In any event, the breach of a promise to give women favored treatment is not sex discrimination. Sex discrimination is treating a person worse because of her (or his) sex; it is not refusing to discriminate in favor of a person on grounds of her sex. See Szabo Food Service, Inc. v. Canteen Corp., 823 F.2d 1073, 1084 (7th Cir.1987) (race). The Constitution and Title VII have been held, with exceptions irrelevant here, to permit affirmative action; they do not require it. See, e.g., Texas Department of Community Affairs v. Burdine, 450 U.S. 248, 259, 101 S.Ct. 1089, 1097, 67 L.Ed.2d 207 (1981). Granted, just as the establishment of a bona fide affirmative action plan might help rebut a claim of sex discrimination, see Coser v. Moore, 739 F.2d 746, 751 (2d Cir.1984), so the violation of such a plan might help support such a claim, see, e.g., id. at 751; Craik v. Minnesota State University Bd., 731 F.2d 465, 472 (8th Cir.1984); Chang v. University of Rhode Island, 606 F.Supp. 1161, 1183-84 (D.R.I.1985). Although we have found no case where such evidence played a significant role, we can imagine one. Suppose that a plan favoring women were adopted in settlement of a sex discrimination case and the defendant refused to follow the plan even though it had honored the commitments made in settlement of all its other cases; an inference of sex discrimination might arise from the violation of the affirmative action plan in those circumstances. Cf. Reitman v. Mulkey, 387 U.S. 369, 87 S.Ct. 1627, 18 L.Ed.2d 830 (1967). Yet even then, the violation of the plan would not be sex discrimination as such. We therefore disagree with the suggestion in Morman v. John Hancock Mutual Life Ins. Co., 672 F.Supp. 993, 995 (E.D.Mich.1987), that if an employer uses an affirmative action plan as a "shield from claims of discrimination, employees arguably protected by the plan can use it as a sword to challenge the propriety of their treatment" (footnote omitted)--if what this means is that a violation of the plan is a violation of Title VII rather than just possible evidence of such a violation.
And where there is substantial compliance with an affirmative action plan, occasional departures have no evidentiary significance at all. Cf. Coser v. Moore, supra, 739 F.2d at 751; Gray v. University of Arkansas, 658 F.Supp. 709, 726-27 (W.D.Ark.1987). The adoption of such plans would be discouraged if failure to achieve perfect compliance with them were treated as evidence of discrimination. The response in Morman to this argument--"then so be it," 672 F.Supp. at 997--is not compelling.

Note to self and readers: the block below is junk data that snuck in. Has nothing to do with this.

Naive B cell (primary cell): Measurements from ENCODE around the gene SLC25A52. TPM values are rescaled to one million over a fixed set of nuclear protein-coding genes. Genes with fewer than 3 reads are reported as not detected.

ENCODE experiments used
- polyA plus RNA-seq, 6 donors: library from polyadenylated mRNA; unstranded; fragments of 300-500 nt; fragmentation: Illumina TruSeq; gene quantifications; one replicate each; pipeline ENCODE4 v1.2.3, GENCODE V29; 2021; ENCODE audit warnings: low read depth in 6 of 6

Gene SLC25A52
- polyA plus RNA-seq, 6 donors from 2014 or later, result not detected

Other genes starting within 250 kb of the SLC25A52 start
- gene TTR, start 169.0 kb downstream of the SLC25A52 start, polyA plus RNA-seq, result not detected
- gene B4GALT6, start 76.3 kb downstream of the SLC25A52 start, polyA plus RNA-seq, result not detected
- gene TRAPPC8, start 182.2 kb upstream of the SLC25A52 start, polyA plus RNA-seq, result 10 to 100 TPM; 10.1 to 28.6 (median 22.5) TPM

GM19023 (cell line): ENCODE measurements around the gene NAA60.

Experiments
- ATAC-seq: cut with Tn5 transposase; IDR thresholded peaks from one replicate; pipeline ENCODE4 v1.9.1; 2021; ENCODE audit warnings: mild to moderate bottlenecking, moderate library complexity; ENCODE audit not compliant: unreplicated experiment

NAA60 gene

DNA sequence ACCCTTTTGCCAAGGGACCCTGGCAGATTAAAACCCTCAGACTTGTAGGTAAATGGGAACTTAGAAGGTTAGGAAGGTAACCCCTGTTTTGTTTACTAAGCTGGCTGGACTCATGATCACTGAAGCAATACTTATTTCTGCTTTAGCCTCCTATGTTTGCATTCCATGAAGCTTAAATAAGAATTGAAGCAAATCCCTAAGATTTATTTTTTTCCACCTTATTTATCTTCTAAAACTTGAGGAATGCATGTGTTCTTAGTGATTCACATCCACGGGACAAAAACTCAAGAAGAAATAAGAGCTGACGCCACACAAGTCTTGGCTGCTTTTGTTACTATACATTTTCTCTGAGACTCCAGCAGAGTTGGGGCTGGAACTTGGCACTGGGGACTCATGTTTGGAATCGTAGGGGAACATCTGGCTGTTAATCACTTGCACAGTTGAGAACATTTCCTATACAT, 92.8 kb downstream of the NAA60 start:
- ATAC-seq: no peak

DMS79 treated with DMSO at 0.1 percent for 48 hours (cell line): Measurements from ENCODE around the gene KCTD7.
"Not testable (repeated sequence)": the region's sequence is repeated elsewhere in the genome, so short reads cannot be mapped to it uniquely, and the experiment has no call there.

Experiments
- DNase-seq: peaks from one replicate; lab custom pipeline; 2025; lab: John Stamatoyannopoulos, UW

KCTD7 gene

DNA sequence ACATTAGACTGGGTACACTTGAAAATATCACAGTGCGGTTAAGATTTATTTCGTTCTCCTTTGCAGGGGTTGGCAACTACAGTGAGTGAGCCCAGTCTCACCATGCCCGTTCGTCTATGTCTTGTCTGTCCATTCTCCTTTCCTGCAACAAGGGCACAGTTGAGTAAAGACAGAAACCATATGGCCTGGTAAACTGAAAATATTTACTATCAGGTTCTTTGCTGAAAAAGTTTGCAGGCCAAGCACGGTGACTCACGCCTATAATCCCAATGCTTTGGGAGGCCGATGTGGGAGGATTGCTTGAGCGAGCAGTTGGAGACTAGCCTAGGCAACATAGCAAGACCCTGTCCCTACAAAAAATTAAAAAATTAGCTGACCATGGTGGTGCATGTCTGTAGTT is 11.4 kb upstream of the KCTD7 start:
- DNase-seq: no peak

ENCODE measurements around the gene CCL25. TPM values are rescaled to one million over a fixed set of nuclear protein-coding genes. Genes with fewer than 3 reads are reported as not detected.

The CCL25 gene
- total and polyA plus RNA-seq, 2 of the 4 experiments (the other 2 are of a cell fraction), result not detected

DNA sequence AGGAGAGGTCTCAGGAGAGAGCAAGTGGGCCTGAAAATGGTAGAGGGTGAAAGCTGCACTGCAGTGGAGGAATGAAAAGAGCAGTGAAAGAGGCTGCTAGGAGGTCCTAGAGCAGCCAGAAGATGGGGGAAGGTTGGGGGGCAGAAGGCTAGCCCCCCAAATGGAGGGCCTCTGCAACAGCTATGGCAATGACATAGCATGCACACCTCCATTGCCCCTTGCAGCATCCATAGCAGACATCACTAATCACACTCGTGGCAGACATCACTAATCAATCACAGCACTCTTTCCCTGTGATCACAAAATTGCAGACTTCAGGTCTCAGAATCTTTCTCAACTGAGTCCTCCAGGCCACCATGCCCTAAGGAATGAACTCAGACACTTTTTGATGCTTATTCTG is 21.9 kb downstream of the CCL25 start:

If the plan in this case is deemed a part of Yatvin's employment contract, then by analogy to cases such as Duldulao v. Saint Mary of Nazareth Hospital Center, 115 Ill.2d 482, 106 Ill.Dec. 8, 505 N.E.2d 314 (1987), which find implicit contractual entitlements in handbooks given employees by their employers containing rules of employment, Yatvin could argue that as long as the plan was in force and she satisfied its requirements the defendants broke their contract with her by refusing to appoint her. She would then have a pendent claim for breach of contract under state law. But she makes no such pendent claim. She does argue that by breaking the implied contract to give her favorable consideration, the defendants not only violated the equal protection clause and Title VII but also deprived her of property without due process of law, in violation of the due process clause of the Fourteenth Amendment. But this argument has a multiplicity of flaws. For one thing, it comes too late, having been raised for the first time on appeal; for another, it assumes contrary to fact that she satisfied the condition in the plan that she be as well qualified as the best-qualified white male applicant for the job sought; and finally it confuses contract rights with property rights.
The due process clauses of the Fifth and Fourteenth Amendments do not entitle a person to a federal remedy for every breach of contract by a state or federal agency. See Brown v. Brienen, 722 F.2d 360, 364 (7th Cir.1983), and cases cited there; Jett v. Dallas Independent School District, 798 F.2d 748, 754 n. 3 (5th Cir.1986). If they did, every breach of every public contract would be actionable in federal court. What is true is that a property right (or what the Supreme Court considers to be a property right for purposes of the due process clauses of the Fifth and Fourteenth Amendments) often is created by contract. A tenured professor in a public university has a Fourteenth Amendment property right in his job; the right is created by his tenure contract with the university. Thus, unless every breach of every public contract is to be actionable as a violation of constitutional rights, it is necessary to distinguish between "mere" contract rights and property rights created by contracts.